But if a topic doesn’t immediately come to mind, don’t feel compelled to squeeze yourself into an inauthentic box. There are all kinds of diversity out there, especially in the phrasing of this question. Since it asks you to describe “your own perspective, viewpoint or lived experience” in relation to Colubmia’s diversity, you have some flexibility in the topic you choose.

Whatever you write about, remember that this question is also about Columbia itself. Don’t forget to reflect on the very last question: how you would learn from and contribute to Columbia’s community.

Short answer question #2: Why are you interested in attending Columbia University? We encourage you to consider the aspect(s) that you find unique and compelling about Columbia. (200 words or fewer)

You’ll be writing a “why us” essay here. Overall, your goal in the essay is to write about Columbia in a way that shows enthusiasm, research, and an organic connection between your background and Columbia’s offerings. The key to writing a good one, then, is all in the research. You need specific, thoughtful, and logical details to draw on. Those details might come from Columbia’s website or departmental websites. You might also get information from an admissions representative, a conversation with a professor or current student, or a campus tour. The details you choose don’t just have to be academic, either. You can also look to Columbia’s school culture, extracurricular offerings, or institutional values.

Short answer question #3: Please tell us what from your current and past experiences (either academic or personal) attracts you specifically to the areas of study that you noted in the application. (200 words or fewer)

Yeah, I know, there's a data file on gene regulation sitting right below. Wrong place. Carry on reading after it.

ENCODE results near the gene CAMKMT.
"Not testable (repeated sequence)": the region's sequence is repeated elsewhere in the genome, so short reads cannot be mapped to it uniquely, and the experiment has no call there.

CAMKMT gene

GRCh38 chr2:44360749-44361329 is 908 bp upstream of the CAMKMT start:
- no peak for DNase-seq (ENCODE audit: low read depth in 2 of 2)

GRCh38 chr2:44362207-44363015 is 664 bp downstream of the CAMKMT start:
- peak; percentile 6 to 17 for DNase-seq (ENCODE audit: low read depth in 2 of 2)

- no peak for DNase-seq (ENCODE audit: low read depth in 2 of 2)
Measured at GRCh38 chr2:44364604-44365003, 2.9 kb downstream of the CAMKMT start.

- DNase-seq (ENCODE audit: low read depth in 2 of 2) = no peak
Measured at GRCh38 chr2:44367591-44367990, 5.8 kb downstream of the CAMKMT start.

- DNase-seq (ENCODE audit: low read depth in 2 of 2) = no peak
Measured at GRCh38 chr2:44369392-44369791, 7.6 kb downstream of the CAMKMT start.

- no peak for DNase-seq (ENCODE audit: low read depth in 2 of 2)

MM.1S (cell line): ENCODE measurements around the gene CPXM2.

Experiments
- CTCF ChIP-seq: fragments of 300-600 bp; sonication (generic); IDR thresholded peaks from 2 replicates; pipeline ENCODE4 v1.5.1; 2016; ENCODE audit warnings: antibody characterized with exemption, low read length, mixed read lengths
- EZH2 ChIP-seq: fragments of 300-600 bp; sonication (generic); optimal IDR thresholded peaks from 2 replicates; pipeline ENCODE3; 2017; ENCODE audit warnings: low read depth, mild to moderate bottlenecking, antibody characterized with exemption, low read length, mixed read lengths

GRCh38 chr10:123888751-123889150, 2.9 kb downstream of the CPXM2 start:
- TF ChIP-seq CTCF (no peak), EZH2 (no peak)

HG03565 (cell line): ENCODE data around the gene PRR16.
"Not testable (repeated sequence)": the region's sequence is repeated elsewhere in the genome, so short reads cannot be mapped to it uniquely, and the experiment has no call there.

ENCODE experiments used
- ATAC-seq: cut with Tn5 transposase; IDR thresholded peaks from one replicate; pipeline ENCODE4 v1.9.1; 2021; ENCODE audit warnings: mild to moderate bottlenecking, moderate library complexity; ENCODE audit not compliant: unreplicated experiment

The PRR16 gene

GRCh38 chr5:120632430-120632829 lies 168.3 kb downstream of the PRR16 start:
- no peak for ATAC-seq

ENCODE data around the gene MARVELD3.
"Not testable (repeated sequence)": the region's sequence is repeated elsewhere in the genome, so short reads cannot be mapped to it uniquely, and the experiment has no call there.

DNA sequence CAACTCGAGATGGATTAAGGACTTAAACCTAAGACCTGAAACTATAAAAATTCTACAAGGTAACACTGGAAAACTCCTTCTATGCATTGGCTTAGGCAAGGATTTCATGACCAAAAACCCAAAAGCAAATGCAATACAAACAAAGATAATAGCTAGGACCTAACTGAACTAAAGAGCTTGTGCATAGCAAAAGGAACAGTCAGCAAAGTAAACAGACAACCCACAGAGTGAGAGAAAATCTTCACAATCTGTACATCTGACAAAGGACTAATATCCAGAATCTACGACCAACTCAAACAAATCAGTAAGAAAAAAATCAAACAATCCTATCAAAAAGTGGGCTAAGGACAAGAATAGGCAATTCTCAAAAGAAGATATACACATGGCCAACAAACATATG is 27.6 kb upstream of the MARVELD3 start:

This one is an academic interest essay. It’s your main opportunity to nerd out about your area of interest or go in-depth on the “why” behind your academic plans. But you’ve got to be specific. You can’t just say “I want to study biology because I want to be a doctor and help people.” That won’t cut it. Instead, try something like, “Over the past two years volunteering at my local hospital, I’ve learned…” And one last note: remember that you’re showing academic fit in this essay, so be sure to 1) write about an academic area that Columbia offers, and 2) touch on the academic values that underlie Columbia as an institution.

Short answer question #4: In Columbia’s admissions process, we value who you are as a unique individual, distinct from your goals and achievements. In the last words of this writing supplement, we would like you to reflect on a source of happiness. Help us get to know you further by describing the first thing that comes to mind when you consider what simply brings you joy. (35 words or fewer)

Similar to MIT’s supplemental prompt #1, this Columbia prompt asks you to describe something that gives you joy. I promise: it isn’t a trick. Admissions officers genuinely want to know you. In particular, this is the perfect opportunity to emphasize your values or passions. What brings you joy? Is it your family? Watching hummingbirds with your grandma? Going on nature walks? Looking up at the stars? Be authentic, but also consider what new information an admissions officer will learn about you from your answer.

And with that, your Columbia supplemental essays will be in the bag. If you want more college essay writing guidance, check out the Essay Academy, our comprehensive digital college essay course.

Happy writing!